Well, yes. You can currently get 20/1 on him winning the award because at least three other Liverpool players are being credited far more for the Reds’ probable title victory.
‘His fingerprints were all over a triumph that should, really, have been even more emphatic than by just two clear goals. He barely wasted a pass, hardly missed a tackle and only the width of a post stopped his thumping left foot drive from ripping into The Kop End net.’
He was good but he literally wasted 25% of his passes; 14 of 20 outfield starters had a better pass completion rate.
‘De Bruyne maybe a wonderful player, who sees things on a football pitch that others do not see, but it is not a foregone conclusion now that he will win the award for which he has long been favourite; a challenge to him was always going to come from Anfield but the source is unlikely.’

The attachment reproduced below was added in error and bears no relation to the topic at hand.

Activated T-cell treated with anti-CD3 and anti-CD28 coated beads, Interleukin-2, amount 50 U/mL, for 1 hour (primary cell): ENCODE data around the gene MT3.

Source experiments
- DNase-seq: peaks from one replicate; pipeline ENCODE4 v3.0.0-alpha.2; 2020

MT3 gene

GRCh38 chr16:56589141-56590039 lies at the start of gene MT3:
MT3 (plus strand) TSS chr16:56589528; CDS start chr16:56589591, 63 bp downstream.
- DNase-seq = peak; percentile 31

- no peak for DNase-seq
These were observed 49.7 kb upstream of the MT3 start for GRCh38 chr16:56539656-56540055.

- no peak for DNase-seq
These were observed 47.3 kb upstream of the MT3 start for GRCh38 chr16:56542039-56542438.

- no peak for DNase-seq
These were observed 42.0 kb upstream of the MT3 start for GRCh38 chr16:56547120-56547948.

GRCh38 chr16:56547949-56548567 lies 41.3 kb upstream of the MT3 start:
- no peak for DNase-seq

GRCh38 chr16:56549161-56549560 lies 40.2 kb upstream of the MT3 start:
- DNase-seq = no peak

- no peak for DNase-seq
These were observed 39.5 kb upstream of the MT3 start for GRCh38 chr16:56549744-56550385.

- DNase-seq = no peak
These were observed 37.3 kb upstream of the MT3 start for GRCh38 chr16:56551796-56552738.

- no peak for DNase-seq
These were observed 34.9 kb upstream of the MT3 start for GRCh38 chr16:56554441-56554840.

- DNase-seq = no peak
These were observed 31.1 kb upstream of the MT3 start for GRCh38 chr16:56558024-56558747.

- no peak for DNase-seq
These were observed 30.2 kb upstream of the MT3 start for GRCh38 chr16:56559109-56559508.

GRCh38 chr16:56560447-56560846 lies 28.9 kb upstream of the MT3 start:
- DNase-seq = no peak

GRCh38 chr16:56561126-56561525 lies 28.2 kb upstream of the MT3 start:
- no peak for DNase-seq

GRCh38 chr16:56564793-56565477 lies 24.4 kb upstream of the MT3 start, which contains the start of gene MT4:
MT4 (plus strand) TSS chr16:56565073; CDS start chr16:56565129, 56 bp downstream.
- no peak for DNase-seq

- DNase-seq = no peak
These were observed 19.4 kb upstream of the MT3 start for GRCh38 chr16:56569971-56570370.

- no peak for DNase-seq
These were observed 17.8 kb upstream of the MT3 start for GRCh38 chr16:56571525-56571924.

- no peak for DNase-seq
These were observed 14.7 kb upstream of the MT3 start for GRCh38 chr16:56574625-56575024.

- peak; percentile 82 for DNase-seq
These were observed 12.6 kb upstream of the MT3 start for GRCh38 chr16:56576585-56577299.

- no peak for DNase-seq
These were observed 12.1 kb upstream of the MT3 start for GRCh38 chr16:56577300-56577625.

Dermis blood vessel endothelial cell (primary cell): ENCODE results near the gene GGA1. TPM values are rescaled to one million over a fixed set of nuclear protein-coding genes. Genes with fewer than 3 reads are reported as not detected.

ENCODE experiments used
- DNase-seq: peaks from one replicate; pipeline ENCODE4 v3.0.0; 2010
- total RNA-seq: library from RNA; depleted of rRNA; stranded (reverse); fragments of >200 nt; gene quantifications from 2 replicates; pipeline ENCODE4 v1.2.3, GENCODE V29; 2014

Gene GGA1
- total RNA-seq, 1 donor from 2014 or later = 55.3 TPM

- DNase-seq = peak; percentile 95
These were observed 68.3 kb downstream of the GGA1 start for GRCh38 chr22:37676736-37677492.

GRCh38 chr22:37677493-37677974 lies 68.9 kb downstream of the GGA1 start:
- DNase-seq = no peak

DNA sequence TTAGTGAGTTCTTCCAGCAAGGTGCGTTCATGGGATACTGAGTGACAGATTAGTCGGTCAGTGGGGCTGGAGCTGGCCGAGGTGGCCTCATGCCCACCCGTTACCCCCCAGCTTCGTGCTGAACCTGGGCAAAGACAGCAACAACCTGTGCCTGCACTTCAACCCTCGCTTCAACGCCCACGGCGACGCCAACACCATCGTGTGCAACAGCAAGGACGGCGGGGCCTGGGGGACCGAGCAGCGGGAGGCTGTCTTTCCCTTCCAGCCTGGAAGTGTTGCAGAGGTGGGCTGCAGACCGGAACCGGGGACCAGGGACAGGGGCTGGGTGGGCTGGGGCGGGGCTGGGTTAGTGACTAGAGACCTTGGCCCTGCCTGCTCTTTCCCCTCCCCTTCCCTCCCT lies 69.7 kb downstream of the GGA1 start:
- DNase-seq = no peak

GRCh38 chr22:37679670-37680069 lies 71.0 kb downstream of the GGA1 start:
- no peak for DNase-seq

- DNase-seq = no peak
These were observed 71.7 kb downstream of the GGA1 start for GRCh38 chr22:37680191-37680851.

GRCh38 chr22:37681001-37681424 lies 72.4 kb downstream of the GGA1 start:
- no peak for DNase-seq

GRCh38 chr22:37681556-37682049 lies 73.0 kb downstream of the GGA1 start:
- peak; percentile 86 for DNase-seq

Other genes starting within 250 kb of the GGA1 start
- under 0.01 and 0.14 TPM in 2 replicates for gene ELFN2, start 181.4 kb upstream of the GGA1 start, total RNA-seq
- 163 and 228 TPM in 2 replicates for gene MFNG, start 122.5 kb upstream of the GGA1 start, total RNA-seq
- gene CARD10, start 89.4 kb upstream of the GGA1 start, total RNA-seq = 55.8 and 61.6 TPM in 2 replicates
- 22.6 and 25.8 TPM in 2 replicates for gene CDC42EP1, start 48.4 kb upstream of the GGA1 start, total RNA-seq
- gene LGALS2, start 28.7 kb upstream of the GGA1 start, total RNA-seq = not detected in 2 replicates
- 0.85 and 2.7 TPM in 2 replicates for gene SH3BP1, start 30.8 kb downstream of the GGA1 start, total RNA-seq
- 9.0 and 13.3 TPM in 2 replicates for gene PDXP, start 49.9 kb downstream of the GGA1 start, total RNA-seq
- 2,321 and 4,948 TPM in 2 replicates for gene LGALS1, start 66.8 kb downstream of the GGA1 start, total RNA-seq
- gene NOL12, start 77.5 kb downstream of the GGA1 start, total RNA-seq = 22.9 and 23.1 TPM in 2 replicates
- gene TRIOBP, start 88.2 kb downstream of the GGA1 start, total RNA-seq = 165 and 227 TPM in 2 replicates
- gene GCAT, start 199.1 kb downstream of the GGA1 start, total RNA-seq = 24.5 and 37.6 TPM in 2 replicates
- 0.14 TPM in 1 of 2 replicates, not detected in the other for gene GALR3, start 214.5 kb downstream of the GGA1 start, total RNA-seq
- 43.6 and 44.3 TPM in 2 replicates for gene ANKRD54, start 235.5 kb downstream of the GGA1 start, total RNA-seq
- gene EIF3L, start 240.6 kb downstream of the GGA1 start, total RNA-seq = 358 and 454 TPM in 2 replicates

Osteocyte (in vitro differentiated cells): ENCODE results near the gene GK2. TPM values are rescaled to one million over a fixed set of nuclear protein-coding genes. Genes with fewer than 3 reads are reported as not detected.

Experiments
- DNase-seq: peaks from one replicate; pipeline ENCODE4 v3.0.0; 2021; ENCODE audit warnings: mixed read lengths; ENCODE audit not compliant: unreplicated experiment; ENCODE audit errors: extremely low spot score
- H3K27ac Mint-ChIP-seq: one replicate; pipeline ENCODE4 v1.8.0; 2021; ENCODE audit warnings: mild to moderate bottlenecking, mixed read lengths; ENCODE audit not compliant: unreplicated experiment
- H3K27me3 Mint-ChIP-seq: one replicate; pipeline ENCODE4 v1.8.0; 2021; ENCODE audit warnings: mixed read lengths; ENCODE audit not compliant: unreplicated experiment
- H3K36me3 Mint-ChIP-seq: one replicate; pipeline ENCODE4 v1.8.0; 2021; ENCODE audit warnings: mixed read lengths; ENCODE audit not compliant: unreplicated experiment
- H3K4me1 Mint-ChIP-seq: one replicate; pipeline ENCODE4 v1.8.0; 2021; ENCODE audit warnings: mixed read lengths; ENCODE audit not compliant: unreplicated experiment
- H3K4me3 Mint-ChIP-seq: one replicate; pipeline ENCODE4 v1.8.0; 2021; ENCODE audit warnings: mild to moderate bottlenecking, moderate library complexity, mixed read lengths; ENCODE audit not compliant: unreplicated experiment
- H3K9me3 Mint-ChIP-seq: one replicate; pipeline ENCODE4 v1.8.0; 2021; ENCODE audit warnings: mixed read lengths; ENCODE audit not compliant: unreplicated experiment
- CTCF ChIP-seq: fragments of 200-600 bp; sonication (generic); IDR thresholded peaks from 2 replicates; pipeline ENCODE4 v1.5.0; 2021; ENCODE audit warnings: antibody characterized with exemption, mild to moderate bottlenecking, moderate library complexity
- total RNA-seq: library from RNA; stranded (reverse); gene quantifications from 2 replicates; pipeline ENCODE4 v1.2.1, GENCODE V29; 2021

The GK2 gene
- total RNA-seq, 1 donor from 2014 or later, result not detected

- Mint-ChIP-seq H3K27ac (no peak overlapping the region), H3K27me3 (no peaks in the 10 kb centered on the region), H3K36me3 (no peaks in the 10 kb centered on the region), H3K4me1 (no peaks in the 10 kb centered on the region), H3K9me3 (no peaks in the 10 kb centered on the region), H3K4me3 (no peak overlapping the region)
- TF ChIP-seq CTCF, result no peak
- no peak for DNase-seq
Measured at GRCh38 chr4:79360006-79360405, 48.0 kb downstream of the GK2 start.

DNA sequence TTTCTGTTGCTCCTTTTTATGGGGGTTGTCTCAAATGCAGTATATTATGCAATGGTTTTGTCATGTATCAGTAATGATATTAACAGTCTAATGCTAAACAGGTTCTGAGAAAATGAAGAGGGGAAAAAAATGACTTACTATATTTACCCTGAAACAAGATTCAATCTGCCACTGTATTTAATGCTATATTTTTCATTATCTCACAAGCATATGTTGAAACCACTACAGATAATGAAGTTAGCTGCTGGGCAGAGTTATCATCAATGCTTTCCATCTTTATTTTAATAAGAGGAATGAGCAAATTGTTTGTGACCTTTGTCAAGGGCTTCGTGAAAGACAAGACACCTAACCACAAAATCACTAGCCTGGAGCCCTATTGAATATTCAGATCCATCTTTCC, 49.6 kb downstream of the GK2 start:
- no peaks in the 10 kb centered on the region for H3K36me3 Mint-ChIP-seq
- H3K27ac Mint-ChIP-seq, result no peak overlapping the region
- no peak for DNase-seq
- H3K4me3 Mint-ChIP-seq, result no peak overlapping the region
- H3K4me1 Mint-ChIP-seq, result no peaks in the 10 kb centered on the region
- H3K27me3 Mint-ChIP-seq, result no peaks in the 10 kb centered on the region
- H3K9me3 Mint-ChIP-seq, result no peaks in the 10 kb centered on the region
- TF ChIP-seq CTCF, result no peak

It’s absolutely not a ‘foregone conclusion’; De Bruyne has not been the favourite since about October. It’s really odd that nobody at the Mail thought to maybe, you know, check. It’s like they all collectively decided to ignore the fact that Mane – the actual favourite – even exists.
‘Should he maintain the levels he has so thrillingly found – do not forget that last week England’s fans recognised him as the Player of the Year for 2019 – the Premier League title might not be the only trophy he lifts. Do not be surprised if the gong comes his way.’
We would be really surprised. Unless the PFA take the bizarre and unprecedented step of handing over the voting process to Liverpool fans, and give them no other Liverpool player as an option on the form.